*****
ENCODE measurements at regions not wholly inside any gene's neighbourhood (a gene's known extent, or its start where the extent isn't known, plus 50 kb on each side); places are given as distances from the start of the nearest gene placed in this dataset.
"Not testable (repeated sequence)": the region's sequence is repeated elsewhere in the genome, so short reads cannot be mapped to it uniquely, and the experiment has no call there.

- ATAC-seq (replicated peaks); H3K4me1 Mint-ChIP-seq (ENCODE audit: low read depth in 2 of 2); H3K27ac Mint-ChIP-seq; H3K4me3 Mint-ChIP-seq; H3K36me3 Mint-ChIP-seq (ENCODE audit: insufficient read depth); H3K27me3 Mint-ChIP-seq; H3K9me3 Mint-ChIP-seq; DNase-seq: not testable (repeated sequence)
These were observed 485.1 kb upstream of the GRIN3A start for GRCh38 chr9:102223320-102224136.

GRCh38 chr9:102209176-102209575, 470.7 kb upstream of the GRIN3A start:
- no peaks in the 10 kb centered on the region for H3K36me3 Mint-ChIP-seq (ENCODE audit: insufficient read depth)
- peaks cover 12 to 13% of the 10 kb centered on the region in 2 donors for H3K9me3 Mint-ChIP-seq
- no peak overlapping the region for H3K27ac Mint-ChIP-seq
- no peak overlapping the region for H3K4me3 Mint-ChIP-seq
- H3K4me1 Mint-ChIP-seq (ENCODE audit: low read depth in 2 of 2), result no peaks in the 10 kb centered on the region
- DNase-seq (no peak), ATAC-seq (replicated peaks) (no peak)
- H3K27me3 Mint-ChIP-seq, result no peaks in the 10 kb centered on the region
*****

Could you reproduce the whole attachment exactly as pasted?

ENCODE measurements at regions not wholly inside any gene's neighbourhood (a gene's known extent, or its start where the extent isn't known, plus 50 kb on each side); places are given as distances from the start of the nearest gene placed in this dataset.
"Not testable (repeated sequence)": the region's sequence is repeated elsewhere in the genome, so short reads cannot be mapped to it uniquely, and the experiment has no call there.

- ATAC-seq (replicated peaks); H3K4me1 Mint-ChIP-seq (ENCODE audit: low read depth in 2 of 2); H3K27ac Mint-ChIP-seq; H3K4me3 Mint-ChIP-seq; H3K36me3 Mint-ChIP-seq (ENCODE audit: insufficient read depth); H3K27me3 Mint-ChIP-seq; H3K9me3 Mint-ChIP-seq; DNase-seq: not testable (repeated sequence)
These were observed 485.1 kb upstream of the GRIN3A start for GRCh38 chr9:102223320-102224136.

GRCh38 chr9:102209176-102209575, 470.7 kb upstream of the GRIN3A start:
- no peaks in the 10 kb centered on the region for H3K36me3 Mint-ChIP-seq (ENCODE audit: insufficient read depth)
- peaks cover 12 to 13% of the 10 kb centered on the region in 2 donors for H3K9me3 Mint-ChIP-seq
- no peak overlapping the region for H3K27ac Mint-ChIP-seq
- no peak overlapping the region for H3K4me3 Mint-ChIP-seq
- H3K4me1 Mint-ChIP-seq (ENCODE audit: low read depth in 2 of 2), result no peaks in the 10 kb centered on the region
- DNase-seq (no peak), ATAC-seq (replicated peaks) (no peak)
- H3K27me3 Mint-ChIP-seq, result no peaks in the 10 kb centered on the region